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Thursday, January 06, 2005
Don't criticize the process, because people might agree with you, says congressman Blunt
In a foxnews.com story about the brief delay in the coronation of American Lord and Savior George W. Bush, there's this interesting bit:
Added House Majority Whip Roy Blunt of Missouri: "Every time we doubt the process, we cast doubt on that fabric of democracy that's so important ... people do need to have confidence that the process works."Let's think this over...
It is true that "Every time we doubt the process, we cast doubt on that fabric of democracy" if and only if "democracy" is defined as merely being about elections.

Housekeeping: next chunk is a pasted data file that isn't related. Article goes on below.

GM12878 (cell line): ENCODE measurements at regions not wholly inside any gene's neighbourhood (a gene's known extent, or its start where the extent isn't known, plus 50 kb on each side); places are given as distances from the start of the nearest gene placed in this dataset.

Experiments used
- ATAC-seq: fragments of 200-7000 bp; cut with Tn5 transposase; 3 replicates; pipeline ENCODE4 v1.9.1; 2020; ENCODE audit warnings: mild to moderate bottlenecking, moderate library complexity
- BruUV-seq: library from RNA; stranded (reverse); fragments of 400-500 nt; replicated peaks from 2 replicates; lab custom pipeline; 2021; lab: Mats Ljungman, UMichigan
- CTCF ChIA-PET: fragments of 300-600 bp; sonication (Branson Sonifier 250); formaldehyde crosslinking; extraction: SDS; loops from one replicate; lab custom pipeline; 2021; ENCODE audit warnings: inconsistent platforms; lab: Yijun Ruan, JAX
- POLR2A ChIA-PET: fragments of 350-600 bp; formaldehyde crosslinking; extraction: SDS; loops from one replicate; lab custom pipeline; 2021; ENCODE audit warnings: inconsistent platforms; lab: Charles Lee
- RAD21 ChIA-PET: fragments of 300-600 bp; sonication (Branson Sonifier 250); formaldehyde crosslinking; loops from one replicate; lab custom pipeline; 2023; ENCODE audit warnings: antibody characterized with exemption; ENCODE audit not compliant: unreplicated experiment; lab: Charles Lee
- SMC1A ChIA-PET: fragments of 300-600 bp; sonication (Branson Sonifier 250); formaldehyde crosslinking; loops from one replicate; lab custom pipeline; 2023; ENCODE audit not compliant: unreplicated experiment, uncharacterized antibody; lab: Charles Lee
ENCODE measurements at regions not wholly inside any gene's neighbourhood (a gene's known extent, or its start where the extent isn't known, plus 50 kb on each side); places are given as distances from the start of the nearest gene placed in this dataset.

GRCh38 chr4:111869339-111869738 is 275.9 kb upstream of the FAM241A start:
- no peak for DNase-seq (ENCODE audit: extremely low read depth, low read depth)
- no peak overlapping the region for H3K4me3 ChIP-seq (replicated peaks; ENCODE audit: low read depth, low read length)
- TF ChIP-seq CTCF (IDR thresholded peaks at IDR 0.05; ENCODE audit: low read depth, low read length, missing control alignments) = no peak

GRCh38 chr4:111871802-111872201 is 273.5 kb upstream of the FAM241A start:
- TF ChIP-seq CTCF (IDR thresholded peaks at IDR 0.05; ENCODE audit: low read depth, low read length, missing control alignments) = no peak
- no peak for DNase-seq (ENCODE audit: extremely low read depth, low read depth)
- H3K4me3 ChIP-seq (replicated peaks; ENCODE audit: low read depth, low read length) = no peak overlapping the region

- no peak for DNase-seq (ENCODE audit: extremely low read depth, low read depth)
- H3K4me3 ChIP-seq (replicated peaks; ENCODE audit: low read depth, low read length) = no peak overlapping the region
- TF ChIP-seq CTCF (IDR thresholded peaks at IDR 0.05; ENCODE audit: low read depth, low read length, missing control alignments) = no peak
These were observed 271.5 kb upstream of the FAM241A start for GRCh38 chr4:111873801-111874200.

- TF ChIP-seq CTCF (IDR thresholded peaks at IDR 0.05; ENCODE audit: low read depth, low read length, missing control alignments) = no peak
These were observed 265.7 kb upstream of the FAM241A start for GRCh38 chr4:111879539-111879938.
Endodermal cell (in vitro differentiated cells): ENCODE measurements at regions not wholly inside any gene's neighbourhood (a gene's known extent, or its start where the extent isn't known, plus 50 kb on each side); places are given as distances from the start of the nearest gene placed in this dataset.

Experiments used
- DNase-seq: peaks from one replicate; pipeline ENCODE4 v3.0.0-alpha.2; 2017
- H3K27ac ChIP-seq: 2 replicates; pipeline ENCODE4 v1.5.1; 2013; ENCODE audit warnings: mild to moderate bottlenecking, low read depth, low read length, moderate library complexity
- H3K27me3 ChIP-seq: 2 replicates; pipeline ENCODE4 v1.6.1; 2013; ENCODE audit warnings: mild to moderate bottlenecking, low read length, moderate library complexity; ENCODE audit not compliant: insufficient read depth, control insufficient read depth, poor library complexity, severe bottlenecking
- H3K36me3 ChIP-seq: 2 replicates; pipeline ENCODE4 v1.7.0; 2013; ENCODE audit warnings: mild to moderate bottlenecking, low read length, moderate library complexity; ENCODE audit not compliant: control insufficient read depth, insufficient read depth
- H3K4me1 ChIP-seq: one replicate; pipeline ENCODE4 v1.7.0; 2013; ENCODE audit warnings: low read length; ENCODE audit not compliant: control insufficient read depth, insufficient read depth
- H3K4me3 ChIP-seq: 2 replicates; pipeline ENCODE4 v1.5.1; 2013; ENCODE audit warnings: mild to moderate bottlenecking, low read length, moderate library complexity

More importantly, what is so wrong about casting "doubt on the process"? If it is a flawed process, and democracy in the U.S. of A is flawed, people should "doubt" it. If you don’t believe that -Blunt apparently doesn’t- you are saying the system should not be criticized and people need to believe in the system even if it should be doubted.
That neither the general public nor the media, mainstream or otherwise, is outraged by Blunt's comment is indicative of the sad intellectual state of the United States.
This is a lot like the idiotic calls to "support the troops" unconditionally, the suggestion that Bush, as a president, inherently deserves respect and… well pretty much every aspect of the "war on terror." The idea that things could be different is implicitly discredited by an equally implicit statement that things aren't going to be different.
I guess this is just the norm under Bush.
UPDATE: The title of this entry when first posted was "Aren't politicians supposed to avoid actually saying this sort of thing." I changed it, and some other details of the post, to better express my point of view. 5:36 p.m. 01/07/05